5 positive health habits from around the world that other cultures can teach you

There are plenty of cultural differences between the way people around the world eat, work, and live.

While we might sometimes think foreign practices are unusual, have you ever stopped to think about whether they might be good for you?

If you're looking for new ways to boost your wellbeing, here are five habits from other countries and cultures that you could embrace for a healthier and happier life.

1. Canadians enjoy National Park passes

Since January 2022, doctors in Canada have been able to prescribe annual passes to nearby national parks to their patients.

Designed to encourage people to spend more time outdoors and among nature, it is hoped that the initiative will help people heal without relying entirely on prescription drugs.

Studies have shown that spending time in nature can help:

· Counter depression

· Decrease stress levels

· Improve blood pressure

· Boost creative and cognitive abilities.

Experts recommend spending two hours a week in nature. So, to improve your mental and physical health, take a leaf out of Canada’s book and add a 20-minute walk into your daily routine or plan a weekend cycle ride or picnic in the great outdoors.

2. Singapore embraces cleanliness

In 2021, Singapore was voted the greenest and cleanest city in the world.

The Keep Singapore Clean campaign has been running for over50 years. Their strict standards include a ban on importing chewing gum and fines for forgetting to flush a public toilet.

These exceptionally high living standards have led to their average life expectancy rising from 66 to 83 – the third highest in the world.

Keeping your home clean can help you and your family:

· Reduce stress and fatigue

· Suffer fewer allergy and asthma symptoms

· Lessen the spread of germs

· Keep pests away.

A clean home can also improve your diet and waistline – and not only because of the calories you burn while vacuuming your house…

One study examined the difference between an organised kitchen, and a messy, disorganised kitchen. Those working in the chaotic kitchen consumed nearly twice as many calories in sweets as those who worked in the organised kitchen!

3. Sweden encourages time out with “fika” breaks

If you enjoy a coffee break, take things up a notch and do it “fika” style.

Fika is a Swedish tradition that involves taking time out of your day to sit down and enjoy a cup of coffee and a cake, often with friends or family.

At many companies, fika is not only encouraged, but also mandatory.

Fika breaks allow employees to spend time catching up with each other and helps to boost team morale. These quality breaks from work are beneficial to employees’ mental health, and also help to increase productivity. In fact, Sweden is the 11th most productive country in the world.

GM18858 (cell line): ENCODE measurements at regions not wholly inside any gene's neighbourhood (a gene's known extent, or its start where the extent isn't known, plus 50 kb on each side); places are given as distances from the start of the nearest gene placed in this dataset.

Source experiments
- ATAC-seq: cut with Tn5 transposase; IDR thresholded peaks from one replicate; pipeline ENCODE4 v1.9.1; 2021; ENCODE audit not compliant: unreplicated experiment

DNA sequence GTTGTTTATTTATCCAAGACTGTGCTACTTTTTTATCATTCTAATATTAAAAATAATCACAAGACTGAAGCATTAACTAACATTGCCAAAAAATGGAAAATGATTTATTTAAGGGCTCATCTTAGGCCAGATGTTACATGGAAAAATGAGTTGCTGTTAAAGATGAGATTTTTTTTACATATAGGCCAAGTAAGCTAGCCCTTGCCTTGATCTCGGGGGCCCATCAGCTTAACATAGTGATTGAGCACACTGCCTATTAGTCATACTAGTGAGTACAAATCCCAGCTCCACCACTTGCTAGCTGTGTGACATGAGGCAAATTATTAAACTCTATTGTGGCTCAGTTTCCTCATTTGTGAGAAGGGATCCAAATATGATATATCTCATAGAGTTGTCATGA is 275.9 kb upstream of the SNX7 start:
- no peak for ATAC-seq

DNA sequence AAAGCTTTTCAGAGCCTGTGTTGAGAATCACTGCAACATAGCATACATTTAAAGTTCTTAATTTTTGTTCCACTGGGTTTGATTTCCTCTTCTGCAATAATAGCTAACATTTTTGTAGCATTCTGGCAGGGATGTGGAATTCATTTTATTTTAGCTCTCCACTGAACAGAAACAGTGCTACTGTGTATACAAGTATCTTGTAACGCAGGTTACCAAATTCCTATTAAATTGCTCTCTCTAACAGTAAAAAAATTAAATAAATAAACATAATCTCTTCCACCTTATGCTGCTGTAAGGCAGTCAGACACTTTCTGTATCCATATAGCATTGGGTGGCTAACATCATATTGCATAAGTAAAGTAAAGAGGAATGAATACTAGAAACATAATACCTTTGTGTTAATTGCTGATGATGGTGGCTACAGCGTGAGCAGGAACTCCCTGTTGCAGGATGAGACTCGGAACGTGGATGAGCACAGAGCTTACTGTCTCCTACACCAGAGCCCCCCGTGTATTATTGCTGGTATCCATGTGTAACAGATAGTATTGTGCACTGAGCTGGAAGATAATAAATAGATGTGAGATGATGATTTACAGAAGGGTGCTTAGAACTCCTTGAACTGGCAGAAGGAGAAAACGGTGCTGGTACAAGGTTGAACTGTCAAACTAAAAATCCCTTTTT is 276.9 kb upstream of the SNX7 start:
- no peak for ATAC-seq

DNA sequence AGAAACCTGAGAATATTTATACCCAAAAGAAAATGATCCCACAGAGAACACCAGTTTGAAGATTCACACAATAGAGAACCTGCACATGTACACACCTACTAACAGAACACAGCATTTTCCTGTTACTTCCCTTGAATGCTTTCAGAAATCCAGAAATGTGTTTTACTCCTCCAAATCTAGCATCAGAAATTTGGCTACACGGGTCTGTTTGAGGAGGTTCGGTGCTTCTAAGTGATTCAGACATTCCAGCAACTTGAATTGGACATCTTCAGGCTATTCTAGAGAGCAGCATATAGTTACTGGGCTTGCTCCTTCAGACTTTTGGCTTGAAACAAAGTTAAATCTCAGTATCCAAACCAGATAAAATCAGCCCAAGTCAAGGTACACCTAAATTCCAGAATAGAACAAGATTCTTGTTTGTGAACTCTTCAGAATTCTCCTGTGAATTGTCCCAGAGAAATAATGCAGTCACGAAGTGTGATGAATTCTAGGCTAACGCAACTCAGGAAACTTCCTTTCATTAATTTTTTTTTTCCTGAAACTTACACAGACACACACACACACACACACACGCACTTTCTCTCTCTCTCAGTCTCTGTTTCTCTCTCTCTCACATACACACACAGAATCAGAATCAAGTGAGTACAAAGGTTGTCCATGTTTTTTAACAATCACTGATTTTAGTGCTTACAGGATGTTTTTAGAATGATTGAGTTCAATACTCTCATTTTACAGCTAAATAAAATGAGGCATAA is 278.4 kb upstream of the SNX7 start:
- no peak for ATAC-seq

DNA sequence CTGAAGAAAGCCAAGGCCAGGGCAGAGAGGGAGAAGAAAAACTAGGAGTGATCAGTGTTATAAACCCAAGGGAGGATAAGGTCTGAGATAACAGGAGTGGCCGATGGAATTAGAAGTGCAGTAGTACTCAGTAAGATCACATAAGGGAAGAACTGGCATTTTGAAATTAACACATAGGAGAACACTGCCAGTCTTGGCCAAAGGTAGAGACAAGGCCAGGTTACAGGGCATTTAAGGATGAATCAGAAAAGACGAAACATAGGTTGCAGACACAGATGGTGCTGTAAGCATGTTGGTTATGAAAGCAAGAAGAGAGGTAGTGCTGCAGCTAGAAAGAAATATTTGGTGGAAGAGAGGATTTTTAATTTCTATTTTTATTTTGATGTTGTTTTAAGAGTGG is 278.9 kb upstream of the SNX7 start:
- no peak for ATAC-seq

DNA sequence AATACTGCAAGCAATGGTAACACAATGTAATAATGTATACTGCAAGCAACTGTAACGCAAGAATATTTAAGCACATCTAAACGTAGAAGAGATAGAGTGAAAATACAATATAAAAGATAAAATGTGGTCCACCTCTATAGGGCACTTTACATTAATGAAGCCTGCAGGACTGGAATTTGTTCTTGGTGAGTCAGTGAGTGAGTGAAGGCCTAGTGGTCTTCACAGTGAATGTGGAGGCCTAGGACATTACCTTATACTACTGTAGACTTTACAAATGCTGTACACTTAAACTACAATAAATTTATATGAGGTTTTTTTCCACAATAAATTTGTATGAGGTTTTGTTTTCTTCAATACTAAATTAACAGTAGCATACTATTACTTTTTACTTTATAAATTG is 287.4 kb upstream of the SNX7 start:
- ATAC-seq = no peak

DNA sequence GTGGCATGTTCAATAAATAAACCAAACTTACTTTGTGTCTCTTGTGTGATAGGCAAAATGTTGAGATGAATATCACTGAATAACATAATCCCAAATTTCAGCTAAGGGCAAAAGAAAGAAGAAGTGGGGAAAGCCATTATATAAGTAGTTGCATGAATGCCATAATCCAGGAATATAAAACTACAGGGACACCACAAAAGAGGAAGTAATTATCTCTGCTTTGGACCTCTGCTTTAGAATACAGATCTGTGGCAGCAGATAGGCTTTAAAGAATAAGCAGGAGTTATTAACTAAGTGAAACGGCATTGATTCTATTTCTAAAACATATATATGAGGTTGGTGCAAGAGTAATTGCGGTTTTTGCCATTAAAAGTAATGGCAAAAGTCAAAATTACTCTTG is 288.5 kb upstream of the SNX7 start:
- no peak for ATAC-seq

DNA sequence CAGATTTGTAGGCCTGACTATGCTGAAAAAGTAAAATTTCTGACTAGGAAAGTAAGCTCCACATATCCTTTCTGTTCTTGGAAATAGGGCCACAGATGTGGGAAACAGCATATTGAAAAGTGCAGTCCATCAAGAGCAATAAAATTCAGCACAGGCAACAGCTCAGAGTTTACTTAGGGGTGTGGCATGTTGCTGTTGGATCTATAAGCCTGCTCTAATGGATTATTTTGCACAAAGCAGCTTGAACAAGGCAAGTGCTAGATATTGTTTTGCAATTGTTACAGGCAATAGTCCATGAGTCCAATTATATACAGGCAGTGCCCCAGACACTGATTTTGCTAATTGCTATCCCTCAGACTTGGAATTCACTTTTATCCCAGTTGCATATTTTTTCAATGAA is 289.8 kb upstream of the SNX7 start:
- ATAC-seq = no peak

Try splitting your day up with a 15-minute fika.

Chat to your family, friends, or colleagues over a drink and a sweet treat before continuing with your day and watch how much your productivity improves.

4. Many European countries benefit from a Mediterranean diet

The Mediterranean diet is based on the types of food eaten by those living in countries that border the Mediterranean Sea, including France, Spain, Italy, and Greece.

While there aren't strict rules for the diet, it typically encourages fruits, vegetables, whole grains, legumes, nuts, seeds, and heart-healthy fats. Meanwhile, processed foods, added sugar, and refined grains are restricted.

Numerous studies have shown that the Mediterranean diet can promote weight loss, help to prevent heart attacks, and reduce the likelihood of stroke, type 2 diabetes, and premature death.

It’s also been found to lower the risk of dementia, cognitive impairment, and Alzheimer’s disease.

5. Japanese watch how much they eat with portion control

A common saying in Japan, “hara hachi bu” translates to “eat until you are 80% full”.

Rather than eating until you’re stuffed, eat until you’re almost full. This method will encourage you to stop eating before it becomes uncomfortable. This gives your body the nutrition it needs to do its job, without overdoing it.

Eating in this more mindful way reduces calorie intake. In fact, the average person in Japan is thought to consume approximately 200 fewer calories than an average American person daily.

As you might imagine, this leads to many health benefits, including delaying the appearance of aging and increased life expectancy.

When you sit down to eat a meal, keep this saying in mind. Check in with your levels of hunger as you eat and ask yourself whether you are still enjoying the meal. Forming a habit of eating more mindfully in this way should help you to adapt your portions to the perfect size for you.

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